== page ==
A 25-year tribal-state gaming compact between the Jamul Indian Village of California and the state was signed by Governor Jerry brown on Thursday.
Affirming its partnership and G2G relationship with the state, the compact establishes the terms under which the tribes soon to be opened $360 million Hollywood Casino Jamul-San Diego will operate. The casino is slated to open on the tribe’s federally recognized reservation in East County, San Diego before the summer’s end.
The tribe isn’t legally required to have a business agreement with San Diego County due to its sovereign nation status, nor does it need any support from the county to open its casino. However, Tribal Chairwoman Erica Pinto said in April that the tribe wanted to do the right thing for the community and be a good neighbor. In addition to contributions for the protection of wildlife and habitat, the tribe agreed to provide almost $4 million for the improvement of county roads and to pay nearly $86,000 to the county. For extra public safety, more than $275,000 has been promised to the Sheriff’s Department beginning in 2016-17.
The chairwoman stated in the press release, “Through this compact, JIV reaffirms its commitment to working with the County on fire service, law enforcement and road improvements,” said Chairwoman Pinto. “The Tribe also seeks to develop projects designed to preserve historical buildings, landmarks and objects of cultural significance that provide a mutual benefit to the Tribe and the local community,” according to Business Wire.
Back in April, a formal agreement between the tribe and San Diego County regarding the casino it’s been planning for more than 15 years was approved by the Board of Supervisors. The three-story property will be managed by Pennsylvania-based Penn National Gaming, which also provided funding for the development of the resort, is located on the tribe’s reservation. The approximately 200,000 square feet casino will feature more than 1,700 slot machines, 43 live table games, and multiple restaurants, bars and lounges, as well as an underground parking structure with approximately 1,900 spaces. The tribe estimates that the gaming center will permanently employ more than 1,000 people.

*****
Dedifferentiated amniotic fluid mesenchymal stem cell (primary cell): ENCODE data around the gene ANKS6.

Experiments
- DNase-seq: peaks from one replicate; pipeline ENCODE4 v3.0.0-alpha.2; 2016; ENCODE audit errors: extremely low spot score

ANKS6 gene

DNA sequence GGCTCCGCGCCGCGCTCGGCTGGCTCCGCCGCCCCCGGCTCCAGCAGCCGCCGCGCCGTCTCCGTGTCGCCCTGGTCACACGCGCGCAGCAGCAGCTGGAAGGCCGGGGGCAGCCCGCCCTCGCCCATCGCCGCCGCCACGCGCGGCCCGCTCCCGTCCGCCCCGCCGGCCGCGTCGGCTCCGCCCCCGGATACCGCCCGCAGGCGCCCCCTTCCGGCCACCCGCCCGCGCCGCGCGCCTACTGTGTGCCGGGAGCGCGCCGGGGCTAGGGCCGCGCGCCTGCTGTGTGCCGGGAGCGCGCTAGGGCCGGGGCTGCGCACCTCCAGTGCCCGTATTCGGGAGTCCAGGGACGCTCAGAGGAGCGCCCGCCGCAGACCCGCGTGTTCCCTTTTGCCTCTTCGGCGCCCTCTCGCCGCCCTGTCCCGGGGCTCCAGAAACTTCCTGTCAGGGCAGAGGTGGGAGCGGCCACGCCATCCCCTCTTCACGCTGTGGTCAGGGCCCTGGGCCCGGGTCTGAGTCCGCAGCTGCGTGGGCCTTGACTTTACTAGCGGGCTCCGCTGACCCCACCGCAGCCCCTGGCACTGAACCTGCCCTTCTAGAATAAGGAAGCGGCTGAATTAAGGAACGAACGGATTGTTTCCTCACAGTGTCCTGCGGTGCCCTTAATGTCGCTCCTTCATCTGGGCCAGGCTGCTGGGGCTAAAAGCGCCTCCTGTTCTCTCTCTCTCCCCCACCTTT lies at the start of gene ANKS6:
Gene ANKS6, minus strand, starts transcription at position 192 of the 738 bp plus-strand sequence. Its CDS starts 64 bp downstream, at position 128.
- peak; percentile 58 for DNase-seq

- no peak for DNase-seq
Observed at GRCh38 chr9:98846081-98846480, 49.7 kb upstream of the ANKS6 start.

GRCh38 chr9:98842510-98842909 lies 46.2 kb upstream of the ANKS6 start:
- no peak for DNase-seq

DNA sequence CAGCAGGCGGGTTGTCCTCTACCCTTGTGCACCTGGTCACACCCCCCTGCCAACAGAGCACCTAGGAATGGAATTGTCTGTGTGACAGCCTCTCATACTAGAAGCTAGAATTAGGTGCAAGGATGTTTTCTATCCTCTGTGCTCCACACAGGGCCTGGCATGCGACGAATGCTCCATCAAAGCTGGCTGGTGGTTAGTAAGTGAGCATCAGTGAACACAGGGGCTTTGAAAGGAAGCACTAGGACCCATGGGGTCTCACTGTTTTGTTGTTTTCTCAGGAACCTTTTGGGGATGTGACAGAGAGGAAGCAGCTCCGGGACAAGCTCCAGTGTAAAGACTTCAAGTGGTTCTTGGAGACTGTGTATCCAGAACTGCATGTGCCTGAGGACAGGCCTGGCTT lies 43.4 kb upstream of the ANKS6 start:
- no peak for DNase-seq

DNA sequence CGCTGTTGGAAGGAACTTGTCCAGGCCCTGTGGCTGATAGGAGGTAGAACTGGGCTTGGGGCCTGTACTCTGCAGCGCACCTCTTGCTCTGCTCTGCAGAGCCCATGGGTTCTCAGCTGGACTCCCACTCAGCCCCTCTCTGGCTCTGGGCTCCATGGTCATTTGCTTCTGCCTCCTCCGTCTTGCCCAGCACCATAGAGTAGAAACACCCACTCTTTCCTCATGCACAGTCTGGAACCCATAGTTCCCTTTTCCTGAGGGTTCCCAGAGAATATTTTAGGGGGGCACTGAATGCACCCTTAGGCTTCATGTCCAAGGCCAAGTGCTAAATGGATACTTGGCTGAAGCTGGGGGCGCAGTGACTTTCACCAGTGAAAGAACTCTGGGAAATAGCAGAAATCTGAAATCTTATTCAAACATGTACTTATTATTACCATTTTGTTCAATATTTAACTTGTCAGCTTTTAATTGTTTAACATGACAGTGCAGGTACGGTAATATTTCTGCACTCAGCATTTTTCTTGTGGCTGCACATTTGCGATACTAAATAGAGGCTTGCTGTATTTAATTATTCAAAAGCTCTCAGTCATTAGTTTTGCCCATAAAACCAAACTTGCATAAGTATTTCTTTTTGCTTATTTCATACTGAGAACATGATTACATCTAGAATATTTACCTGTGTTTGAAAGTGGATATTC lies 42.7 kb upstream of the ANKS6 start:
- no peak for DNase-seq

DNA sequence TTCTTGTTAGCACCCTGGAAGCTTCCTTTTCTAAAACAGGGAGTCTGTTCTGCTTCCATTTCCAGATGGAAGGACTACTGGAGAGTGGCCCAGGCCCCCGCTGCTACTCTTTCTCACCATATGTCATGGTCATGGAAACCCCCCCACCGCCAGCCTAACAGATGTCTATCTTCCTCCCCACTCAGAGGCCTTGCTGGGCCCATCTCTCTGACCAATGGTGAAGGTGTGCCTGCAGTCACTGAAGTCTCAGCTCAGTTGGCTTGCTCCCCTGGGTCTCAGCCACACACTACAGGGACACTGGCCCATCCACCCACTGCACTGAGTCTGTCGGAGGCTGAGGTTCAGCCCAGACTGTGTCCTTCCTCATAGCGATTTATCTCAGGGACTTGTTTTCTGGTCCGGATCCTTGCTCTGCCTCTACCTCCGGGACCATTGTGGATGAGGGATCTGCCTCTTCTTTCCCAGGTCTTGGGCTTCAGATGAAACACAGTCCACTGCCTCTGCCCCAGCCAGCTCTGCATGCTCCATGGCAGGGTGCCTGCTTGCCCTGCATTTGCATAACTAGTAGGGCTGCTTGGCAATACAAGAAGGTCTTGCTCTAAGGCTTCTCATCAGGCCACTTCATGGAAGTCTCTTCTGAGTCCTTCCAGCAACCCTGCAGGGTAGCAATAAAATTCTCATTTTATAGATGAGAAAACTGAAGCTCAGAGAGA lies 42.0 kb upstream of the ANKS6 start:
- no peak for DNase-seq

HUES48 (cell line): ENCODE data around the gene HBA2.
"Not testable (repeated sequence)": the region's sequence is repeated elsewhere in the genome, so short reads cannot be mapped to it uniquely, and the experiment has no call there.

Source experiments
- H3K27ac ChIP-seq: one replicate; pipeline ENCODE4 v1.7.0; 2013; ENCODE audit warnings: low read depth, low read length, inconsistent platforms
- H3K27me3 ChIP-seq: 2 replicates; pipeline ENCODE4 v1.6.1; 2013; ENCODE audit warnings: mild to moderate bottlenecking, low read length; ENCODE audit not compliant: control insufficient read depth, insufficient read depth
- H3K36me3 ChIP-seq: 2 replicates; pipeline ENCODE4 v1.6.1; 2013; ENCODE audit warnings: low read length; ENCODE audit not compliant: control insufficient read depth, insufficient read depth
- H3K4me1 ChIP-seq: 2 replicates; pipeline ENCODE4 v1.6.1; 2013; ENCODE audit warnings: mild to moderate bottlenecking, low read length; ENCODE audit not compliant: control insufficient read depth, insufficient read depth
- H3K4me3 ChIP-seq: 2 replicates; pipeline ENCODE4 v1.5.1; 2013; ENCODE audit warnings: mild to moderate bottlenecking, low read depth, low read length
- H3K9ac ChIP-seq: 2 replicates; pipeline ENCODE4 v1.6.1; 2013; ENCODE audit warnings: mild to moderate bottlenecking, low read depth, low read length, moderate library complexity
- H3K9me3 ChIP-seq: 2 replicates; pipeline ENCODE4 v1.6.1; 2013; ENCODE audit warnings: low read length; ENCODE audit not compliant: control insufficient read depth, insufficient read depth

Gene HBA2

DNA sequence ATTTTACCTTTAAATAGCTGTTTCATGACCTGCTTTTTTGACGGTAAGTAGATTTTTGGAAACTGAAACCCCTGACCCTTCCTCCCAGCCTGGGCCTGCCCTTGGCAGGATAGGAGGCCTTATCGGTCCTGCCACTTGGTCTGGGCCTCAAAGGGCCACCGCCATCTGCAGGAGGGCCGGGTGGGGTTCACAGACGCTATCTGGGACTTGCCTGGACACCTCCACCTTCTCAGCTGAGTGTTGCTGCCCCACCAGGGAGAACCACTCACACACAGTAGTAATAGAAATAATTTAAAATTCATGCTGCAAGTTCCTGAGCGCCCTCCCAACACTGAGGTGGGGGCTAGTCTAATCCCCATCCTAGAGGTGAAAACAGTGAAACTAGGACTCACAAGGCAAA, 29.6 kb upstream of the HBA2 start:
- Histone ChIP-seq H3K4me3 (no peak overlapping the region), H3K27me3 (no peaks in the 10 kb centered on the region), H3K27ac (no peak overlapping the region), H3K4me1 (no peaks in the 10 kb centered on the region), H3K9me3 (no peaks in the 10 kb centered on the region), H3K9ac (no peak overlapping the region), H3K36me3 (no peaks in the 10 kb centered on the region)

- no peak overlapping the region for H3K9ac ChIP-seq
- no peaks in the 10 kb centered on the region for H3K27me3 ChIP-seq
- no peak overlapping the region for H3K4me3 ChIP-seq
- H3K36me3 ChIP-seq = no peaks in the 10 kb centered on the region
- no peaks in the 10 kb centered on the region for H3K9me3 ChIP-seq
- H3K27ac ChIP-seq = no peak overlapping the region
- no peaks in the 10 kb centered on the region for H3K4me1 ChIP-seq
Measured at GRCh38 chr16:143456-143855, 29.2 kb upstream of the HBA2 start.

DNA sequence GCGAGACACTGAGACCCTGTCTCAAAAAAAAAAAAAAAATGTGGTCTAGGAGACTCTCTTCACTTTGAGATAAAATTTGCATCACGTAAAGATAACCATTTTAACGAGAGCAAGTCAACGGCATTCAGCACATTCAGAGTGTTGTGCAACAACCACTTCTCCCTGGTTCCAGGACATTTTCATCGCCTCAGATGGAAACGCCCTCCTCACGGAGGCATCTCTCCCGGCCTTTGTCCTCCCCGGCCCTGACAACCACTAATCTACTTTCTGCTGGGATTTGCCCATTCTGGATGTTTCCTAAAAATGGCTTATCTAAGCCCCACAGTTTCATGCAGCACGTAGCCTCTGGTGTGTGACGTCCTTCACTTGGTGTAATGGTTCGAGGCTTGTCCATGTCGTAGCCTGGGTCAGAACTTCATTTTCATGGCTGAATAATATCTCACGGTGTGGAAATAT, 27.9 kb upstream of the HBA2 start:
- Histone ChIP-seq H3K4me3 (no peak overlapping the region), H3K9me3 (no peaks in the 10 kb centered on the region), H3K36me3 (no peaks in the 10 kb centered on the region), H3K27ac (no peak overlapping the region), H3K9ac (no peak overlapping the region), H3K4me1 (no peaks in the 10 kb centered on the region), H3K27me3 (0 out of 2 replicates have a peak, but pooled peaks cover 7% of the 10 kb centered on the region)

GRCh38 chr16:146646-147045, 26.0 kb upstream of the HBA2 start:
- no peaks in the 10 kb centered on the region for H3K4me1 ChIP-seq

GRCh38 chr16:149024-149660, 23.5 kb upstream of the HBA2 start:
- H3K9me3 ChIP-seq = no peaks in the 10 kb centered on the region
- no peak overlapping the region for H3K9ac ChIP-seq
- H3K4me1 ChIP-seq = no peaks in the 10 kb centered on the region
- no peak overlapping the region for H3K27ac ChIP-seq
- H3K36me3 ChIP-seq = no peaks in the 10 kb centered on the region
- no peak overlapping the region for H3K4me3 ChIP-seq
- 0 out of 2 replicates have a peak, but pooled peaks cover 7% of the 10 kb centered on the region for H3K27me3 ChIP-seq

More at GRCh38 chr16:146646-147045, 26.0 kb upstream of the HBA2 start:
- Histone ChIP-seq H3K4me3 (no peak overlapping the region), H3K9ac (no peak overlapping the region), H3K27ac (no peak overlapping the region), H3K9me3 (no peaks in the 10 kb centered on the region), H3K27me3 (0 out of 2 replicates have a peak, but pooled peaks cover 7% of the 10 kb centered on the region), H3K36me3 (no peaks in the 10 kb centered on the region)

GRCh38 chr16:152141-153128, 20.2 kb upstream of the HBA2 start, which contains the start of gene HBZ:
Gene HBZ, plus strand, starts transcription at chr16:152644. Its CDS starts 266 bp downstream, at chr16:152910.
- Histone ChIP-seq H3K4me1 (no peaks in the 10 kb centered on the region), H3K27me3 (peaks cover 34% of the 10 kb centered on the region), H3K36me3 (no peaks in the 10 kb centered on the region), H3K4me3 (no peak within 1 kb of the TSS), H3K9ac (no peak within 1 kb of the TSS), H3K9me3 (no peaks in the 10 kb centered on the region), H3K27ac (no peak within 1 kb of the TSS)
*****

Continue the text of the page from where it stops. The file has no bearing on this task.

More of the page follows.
In other tribal news in California, last week a similar agreement with the Pala Band of Mission Indians was unanimously approved by the Assembly. Before making it to the governor’s desk, the deal still has to be approved by the Senate.
Including new casino pacts with the Yocha Dehe Wintun Nation, which operates the Cache Creek Casino Resort; the Agua Caliente Band Of Cahuilla Indians, operators of the Spa Resort Casino in Palm Springs; and the operators of the Pechanga Resort Casino, the Pechanga Band Of Luiseno Mission Indians; the 78-year-old governor has recently negotiated ten tribal casino pacts in the state. All of them currently await legislative ratification as legislators attempt to conclude their work before the fast-approaching summer recess on August 31.